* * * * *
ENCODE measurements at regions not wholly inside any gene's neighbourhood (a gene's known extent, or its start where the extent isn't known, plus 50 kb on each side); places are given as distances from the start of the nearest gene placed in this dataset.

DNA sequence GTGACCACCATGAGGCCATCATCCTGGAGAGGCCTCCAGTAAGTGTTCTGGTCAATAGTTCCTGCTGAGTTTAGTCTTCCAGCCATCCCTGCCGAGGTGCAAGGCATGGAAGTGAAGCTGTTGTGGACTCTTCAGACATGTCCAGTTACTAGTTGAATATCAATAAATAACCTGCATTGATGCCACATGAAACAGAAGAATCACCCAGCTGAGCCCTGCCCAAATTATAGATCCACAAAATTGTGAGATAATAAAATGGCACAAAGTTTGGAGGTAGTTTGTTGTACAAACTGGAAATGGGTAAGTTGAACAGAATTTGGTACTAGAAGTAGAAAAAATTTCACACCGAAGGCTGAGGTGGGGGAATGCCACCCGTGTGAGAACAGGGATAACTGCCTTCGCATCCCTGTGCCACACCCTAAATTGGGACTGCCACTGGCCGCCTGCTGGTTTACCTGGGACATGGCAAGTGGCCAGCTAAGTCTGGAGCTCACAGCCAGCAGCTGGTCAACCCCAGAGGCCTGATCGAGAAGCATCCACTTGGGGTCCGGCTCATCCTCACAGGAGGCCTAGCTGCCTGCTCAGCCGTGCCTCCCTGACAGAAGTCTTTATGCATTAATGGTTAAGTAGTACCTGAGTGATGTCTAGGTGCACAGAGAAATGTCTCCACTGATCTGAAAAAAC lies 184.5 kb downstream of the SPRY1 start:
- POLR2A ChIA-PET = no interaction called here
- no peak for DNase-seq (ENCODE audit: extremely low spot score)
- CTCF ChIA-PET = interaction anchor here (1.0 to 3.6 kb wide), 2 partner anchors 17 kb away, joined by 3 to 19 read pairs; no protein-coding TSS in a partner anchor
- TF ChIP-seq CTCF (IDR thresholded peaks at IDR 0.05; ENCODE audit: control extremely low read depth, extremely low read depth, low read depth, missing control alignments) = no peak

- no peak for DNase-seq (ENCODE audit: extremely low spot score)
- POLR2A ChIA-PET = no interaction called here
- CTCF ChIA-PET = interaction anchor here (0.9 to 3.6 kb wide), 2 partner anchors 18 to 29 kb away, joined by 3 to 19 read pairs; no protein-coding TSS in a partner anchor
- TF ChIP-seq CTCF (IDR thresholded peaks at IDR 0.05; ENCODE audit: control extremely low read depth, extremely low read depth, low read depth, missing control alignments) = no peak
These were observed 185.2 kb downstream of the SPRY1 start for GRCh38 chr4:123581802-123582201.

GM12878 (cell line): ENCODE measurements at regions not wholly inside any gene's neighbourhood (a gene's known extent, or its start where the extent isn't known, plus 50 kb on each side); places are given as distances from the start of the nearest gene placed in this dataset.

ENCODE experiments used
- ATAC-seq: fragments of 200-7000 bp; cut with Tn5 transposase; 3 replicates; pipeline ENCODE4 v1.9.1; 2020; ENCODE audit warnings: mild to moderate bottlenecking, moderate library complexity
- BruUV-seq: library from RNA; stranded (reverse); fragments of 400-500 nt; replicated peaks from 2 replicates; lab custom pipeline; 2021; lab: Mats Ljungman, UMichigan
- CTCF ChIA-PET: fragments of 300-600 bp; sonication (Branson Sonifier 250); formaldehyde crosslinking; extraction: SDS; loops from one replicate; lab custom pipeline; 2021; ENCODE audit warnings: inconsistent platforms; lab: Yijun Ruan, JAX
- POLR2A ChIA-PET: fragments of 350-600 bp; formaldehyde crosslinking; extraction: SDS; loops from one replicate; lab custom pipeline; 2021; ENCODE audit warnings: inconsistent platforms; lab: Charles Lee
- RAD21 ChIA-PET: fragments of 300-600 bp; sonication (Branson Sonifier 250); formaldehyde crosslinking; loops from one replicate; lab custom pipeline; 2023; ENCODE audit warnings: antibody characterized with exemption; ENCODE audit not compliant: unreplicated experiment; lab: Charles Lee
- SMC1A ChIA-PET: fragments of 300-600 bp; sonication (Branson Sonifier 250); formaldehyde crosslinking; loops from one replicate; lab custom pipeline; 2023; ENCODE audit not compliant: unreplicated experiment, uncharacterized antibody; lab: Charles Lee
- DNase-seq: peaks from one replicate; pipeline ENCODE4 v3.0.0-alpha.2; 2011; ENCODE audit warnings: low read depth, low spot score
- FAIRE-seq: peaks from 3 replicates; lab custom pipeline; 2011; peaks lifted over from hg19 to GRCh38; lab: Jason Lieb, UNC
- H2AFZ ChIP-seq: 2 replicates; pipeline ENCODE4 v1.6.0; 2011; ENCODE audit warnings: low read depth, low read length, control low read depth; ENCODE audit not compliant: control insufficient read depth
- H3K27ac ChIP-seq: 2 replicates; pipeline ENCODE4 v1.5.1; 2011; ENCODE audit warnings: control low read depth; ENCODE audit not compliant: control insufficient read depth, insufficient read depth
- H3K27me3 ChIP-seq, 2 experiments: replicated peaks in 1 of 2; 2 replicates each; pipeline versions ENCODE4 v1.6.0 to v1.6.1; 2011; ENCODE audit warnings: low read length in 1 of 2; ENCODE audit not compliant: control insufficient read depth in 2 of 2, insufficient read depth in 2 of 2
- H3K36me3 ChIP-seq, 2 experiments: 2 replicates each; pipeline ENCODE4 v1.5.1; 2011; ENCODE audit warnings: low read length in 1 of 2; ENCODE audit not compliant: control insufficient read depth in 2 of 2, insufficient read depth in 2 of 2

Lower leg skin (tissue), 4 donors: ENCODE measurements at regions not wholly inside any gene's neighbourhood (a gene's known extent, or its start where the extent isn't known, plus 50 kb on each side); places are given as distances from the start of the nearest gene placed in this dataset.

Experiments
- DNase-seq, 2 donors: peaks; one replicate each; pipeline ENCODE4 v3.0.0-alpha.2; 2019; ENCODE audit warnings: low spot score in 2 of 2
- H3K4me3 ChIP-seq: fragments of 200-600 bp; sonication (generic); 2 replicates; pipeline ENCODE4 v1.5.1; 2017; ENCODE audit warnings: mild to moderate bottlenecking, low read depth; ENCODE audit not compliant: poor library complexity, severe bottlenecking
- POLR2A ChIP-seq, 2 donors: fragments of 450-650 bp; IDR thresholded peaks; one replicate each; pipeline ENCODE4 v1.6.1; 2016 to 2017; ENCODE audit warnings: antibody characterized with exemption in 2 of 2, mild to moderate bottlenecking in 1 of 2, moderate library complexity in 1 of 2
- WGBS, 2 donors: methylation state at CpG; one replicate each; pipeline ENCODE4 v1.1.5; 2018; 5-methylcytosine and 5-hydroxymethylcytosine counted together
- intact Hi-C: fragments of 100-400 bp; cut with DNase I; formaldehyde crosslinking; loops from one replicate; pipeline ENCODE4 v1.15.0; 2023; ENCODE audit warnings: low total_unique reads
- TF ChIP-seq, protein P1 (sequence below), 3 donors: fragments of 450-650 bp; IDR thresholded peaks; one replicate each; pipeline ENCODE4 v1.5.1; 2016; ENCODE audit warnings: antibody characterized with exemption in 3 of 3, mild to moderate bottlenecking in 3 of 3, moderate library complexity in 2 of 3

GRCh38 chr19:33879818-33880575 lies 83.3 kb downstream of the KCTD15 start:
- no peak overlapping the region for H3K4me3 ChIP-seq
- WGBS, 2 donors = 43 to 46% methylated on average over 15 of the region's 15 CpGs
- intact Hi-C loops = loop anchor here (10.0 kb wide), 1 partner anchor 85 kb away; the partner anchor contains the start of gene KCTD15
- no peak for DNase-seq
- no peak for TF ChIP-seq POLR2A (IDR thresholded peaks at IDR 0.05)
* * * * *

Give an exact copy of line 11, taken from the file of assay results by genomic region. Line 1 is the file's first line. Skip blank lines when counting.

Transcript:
These were observed 185.2 kb downstream of the SPRY1 start for GRCh38 chr4:123581802-123582201.